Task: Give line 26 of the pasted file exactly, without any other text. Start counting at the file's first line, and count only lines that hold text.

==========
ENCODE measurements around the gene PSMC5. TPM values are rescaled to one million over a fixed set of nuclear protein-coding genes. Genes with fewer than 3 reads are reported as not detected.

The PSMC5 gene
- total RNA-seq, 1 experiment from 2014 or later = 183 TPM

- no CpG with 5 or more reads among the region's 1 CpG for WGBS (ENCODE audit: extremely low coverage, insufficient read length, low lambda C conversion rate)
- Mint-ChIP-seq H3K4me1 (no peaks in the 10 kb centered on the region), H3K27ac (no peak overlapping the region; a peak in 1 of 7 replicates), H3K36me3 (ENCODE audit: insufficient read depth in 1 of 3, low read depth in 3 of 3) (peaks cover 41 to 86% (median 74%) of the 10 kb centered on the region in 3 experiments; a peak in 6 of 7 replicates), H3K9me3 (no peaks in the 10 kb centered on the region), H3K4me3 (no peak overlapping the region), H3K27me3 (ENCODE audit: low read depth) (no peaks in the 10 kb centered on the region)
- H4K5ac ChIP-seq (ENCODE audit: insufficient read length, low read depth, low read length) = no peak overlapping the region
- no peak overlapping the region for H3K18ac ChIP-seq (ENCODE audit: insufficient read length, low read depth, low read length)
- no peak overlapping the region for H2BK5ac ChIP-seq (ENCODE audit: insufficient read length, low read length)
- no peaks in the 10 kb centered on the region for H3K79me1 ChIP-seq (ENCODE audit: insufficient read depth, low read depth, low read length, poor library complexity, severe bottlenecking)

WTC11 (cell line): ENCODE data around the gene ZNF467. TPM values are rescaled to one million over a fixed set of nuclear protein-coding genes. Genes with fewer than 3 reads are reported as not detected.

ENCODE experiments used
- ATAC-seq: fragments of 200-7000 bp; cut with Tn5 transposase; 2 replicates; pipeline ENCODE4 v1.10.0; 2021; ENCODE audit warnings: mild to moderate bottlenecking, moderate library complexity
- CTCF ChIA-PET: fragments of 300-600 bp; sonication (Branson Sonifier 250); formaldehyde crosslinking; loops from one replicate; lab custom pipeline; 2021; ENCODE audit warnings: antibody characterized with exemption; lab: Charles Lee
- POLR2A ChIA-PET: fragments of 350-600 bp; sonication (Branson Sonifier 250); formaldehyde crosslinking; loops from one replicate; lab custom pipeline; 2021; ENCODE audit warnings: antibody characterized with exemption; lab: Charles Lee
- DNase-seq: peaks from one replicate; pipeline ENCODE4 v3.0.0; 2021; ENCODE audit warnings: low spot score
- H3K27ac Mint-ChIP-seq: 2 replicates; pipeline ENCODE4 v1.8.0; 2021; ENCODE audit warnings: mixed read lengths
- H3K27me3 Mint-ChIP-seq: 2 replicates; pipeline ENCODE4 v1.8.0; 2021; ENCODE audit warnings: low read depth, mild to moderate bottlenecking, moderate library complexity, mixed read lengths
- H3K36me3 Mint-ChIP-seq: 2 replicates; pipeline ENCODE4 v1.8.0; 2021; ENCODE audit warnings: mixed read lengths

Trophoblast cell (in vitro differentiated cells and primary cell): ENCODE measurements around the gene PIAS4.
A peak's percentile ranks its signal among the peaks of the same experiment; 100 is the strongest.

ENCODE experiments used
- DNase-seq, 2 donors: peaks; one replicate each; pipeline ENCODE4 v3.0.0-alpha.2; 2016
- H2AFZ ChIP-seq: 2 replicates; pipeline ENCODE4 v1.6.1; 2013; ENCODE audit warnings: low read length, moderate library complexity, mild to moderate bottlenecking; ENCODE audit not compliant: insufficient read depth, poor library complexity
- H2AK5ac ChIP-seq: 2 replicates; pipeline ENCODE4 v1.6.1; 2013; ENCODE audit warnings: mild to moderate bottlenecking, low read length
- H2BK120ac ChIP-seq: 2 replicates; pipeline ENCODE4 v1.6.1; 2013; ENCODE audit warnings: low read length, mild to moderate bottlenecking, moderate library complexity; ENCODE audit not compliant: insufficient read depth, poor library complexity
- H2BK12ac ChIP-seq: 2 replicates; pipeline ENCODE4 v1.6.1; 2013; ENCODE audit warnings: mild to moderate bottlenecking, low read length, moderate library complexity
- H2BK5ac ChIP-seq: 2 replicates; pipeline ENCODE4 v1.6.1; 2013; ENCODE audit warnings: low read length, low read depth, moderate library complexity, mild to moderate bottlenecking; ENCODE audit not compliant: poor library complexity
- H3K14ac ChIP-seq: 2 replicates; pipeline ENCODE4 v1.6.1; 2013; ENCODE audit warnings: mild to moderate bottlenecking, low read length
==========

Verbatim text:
- H2BK12ac ChIP-seq: 2 replicates; pipeline ENCODE4 v1.6.1; 2013; ENCODE audit warnings: mild to moderate bottlenecking, low read length, moderate library complexity